Sunday, June 23, 2013
Nam June Paik: Global Visionary
When: through August 11, 2013
Usually the shows I see at the American Art Museum are of traditional art works, but this Nam June Paik show is worthy of the Hirshhorn. I can't say I was surprised by the exhibit; I was expecting some pretty crazy stuff, and that's what I got. I'd seen a few of Nam June Paik's pieces before, in a National Gallery show, in their East Building Tower space, and only the weird make it to the Tower. I think this show caused me to roll my eyeballs a bit more than the earlier display, just because there was so much more of it.
Paik's work centers around television sets. Sometimes the work is a video displayed on a television, and sometimes the sets themselves are the art. An example of the latter is the work entitled "TV Garden," which features numerous televisions displayed amongst plants. According to the blurb accompanying the piece, this work is meant to represent TV's creative growth and utopian future. Paik predicted that eventually the TV Guide would be as thick as the Manhattan phone book, and I suppose if you listed every show on every cable channel and all of the programs shown on the web, that's probably right. Paik was the person credited with the first use of the term "information superhighway," in the 1970s.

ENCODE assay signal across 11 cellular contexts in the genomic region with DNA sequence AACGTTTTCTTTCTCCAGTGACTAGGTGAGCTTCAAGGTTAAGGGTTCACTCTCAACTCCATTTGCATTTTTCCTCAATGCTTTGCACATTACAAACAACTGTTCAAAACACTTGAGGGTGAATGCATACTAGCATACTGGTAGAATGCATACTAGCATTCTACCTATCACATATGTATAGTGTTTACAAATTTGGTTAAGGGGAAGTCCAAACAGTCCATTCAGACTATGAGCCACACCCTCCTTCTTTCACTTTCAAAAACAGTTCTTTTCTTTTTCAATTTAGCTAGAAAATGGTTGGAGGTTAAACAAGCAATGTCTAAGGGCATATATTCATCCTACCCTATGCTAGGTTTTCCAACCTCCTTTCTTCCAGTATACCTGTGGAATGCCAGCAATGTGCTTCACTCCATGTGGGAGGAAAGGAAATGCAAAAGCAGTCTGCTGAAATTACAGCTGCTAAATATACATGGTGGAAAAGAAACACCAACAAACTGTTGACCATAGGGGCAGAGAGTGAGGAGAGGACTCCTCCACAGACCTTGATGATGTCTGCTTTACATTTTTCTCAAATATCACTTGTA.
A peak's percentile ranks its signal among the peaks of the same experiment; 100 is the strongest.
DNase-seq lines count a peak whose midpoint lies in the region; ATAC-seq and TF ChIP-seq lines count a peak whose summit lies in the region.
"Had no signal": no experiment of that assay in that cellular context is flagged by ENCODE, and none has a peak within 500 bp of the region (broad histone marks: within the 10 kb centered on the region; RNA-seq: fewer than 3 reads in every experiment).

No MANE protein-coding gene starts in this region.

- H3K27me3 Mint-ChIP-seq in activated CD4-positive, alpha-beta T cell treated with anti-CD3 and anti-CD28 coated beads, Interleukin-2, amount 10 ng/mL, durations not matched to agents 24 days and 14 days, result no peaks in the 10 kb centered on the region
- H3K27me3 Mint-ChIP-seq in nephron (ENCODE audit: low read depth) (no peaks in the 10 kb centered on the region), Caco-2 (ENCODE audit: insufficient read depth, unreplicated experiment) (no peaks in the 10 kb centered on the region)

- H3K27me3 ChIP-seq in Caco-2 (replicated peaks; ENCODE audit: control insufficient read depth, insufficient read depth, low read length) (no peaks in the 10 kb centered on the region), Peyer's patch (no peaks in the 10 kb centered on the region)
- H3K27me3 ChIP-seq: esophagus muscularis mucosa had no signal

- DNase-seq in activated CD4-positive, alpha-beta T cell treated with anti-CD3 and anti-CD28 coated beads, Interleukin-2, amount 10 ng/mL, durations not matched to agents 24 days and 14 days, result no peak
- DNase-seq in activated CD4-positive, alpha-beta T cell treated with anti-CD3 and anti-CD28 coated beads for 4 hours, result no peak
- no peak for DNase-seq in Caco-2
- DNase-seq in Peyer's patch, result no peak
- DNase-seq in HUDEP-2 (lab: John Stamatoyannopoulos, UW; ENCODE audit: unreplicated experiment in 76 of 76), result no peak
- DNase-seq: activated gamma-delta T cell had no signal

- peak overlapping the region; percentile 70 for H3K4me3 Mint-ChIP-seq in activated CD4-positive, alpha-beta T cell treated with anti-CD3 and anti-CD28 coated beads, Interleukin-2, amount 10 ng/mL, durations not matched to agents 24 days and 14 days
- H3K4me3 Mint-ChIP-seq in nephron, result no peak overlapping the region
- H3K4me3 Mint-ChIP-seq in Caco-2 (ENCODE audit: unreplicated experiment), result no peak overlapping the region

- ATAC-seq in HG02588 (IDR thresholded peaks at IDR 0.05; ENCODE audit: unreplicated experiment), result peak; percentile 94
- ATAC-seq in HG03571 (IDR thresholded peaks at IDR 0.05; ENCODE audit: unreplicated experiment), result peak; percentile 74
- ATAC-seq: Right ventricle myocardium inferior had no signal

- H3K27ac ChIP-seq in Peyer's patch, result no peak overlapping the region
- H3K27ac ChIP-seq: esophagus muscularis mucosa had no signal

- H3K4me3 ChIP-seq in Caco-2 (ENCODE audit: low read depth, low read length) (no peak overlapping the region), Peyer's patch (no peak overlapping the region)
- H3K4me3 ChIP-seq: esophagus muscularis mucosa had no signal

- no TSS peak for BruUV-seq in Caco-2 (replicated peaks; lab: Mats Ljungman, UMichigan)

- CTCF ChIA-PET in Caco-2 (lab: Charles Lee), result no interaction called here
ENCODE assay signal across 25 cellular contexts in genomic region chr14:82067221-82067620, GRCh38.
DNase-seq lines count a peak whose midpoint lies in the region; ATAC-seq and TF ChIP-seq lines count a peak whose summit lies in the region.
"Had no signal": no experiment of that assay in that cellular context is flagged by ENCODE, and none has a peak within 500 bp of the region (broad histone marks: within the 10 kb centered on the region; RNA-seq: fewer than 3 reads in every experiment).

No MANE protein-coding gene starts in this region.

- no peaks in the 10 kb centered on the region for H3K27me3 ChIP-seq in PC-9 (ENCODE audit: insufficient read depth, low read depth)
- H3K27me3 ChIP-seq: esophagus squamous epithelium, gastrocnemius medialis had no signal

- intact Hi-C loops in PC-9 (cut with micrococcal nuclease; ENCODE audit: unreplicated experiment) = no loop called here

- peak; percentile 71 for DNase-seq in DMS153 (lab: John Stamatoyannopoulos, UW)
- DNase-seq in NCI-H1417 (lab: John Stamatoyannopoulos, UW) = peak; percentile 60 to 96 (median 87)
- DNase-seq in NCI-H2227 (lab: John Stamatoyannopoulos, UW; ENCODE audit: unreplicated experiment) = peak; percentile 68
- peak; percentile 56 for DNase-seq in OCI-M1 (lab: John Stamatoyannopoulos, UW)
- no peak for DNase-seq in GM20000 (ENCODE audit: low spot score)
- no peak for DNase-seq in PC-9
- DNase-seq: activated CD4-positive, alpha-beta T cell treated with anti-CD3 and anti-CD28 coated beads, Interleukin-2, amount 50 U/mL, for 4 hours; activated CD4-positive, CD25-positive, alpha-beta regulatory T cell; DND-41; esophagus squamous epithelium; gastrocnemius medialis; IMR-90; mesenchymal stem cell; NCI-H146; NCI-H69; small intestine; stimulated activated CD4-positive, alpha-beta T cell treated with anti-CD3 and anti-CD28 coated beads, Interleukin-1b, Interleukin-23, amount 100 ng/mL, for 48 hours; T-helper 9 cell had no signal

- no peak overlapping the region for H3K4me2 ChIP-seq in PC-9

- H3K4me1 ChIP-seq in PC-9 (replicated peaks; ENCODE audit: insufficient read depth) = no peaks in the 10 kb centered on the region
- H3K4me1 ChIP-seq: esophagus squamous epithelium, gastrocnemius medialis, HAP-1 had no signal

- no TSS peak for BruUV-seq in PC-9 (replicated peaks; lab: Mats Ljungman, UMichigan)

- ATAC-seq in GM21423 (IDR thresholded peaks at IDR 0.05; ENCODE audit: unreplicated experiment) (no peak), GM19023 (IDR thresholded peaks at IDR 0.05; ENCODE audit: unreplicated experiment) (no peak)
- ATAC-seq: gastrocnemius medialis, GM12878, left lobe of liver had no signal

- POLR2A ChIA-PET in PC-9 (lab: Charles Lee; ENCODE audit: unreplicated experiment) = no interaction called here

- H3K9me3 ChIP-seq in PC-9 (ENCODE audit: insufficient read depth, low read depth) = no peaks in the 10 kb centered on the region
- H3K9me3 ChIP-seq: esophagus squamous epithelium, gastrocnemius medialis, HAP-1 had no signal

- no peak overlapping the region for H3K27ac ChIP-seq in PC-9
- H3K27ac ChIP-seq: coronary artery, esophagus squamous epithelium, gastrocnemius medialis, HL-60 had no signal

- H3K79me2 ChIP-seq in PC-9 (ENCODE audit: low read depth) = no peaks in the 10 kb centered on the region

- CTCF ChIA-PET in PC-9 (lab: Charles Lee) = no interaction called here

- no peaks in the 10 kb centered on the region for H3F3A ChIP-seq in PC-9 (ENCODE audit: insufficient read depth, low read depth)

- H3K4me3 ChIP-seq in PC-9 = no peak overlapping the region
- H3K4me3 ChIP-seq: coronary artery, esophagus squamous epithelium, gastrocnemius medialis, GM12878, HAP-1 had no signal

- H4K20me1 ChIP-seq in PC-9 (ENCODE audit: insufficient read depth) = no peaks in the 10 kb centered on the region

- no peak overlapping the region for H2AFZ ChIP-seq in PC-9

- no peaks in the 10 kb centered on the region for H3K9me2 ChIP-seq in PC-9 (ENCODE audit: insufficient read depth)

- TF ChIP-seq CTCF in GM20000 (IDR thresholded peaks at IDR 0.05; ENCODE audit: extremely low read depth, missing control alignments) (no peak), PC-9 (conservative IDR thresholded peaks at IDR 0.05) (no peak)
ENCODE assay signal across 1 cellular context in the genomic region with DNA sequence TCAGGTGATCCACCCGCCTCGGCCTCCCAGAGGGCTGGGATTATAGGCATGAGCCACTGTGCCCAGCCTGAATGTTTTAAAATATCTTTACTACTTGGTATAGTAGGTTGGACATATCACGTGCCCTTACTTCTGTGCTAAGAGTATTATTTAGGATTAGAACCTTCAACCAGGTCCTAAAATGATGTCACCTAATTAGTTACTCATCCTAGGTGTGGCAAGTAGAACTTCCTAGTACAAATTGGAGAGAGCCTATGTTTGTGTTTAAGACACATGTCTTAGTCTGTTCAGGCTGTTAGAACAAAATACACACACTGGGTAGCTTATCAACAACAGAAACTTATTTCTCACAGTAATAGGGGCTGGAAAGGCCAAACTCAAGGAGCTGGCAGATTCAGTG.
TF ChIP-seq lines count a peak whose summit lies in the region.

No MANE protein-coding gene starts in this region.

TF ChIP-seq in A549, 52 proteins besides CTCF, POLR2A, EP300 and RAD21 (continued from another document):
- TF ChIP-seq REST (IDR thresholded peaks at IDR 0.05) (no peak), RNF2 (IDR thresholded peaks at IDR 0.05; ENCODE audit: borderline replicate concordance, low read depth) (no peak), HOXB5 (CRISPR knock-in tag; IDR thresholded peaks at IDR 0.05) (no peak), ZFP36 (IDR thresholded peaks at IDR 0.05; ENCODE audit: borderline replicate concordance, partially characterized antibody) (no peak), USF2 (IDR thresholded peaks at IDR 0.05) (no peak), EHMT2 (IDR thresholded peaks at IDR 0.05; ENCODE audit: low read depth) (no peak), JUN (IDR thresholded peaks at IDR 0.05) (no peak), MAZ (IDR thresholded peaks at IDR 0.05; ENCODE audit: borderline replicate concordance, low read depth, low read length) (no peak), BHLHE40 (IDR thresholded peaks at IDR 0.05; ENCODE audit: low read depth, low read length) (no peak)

The Nam June Paik archive is housed here at the American Art Museum, and this is the first of several exhibitions to be drawn from the archive. If you're a fan of his work, this is great news. If, like me, you're skeptical, you may be in for more crazy TV art than you'd like. Some of the items from his archive are on display, and I have to say, if he weren't a famous artist, he would be called a hoarder. Some photographs are also included in the show; my personal favorite was "Violin to be Dragged in the Street," which is a photo of Paik dragging a violin in the street. Nothing like a title that gives you a good sense of the picture.
There are several videos playing, so you'll want to make time for those or make several trips, if you're a fan. They run for a few hours, continuously, so to see everything, you'd need quite a bit of time.
Verdict: A little of him goes a long way, in my opinion. If you like his stuff, it's a feast. If not, you can get the idea with a quick skim of the show.